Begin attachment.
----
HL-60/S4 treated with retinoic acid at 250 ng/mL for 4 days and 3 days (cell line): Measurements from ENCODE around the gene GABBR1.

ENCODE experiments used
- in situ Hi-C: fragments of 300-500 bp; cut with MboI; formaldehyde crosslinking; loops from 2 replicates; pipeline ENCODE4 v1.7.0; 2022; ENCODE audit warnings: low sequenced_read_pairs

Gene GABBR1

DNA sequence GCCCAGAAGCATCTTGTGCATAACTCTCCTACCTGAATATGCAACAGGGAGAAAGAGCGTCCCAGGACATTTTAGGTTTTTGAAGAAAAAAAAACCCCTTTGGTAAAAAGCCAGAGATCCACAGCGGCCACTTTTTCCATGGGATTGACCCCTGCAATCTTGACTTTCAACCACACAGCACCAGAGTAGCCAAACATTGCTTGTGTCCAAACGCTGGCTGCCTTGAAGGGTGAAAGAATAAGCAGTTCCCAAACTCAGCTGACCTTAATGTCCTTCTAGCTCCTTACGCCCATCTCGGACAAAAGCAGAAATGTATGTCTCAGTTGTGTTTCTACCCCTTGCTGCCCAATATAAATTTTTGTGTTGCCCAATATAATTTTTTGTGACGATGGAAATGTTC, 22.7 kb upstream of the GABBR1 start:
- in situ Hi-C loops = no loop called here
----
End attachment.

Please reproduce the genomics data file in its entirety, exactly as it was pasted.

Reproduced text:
HL-60/S4 treated with retinoic acid at 250 ng/mL for 4 days and 3 days (cell line): Measurements from ENCODE around the gene GABBR1.

ENCODE experiments used
- in situ Hi-C: fragments of 300-500 bp; cut with MboI; formaldehyde crosslinking; loops from 2 replicates; pipeline ENCODE4 v1.7.0; 2022; ENCODE audit warnings: low sequenced_read_pairs

Gene GABBR1

DNA sequence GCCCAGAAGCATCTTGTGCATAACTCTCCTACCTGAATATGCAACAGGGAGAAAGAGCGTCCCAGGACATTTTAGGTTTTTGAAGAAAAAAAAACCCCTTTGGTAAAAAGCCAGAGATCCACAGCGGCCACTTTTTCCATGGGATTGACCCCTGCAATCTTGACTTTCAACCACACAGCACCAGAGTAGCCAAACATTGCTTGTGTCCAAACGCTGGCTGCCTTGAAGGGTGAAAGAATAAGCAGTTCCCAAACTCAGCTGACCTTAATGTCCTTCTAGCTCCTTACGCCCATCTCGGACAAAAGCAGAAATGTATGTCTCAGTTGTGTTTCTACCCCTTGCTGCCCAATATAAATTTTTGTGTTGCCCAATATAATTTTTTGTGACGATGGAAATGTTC, 22.7 kb upstream of the GABBR1 start:
- in situ Hi-C loops = no loop called here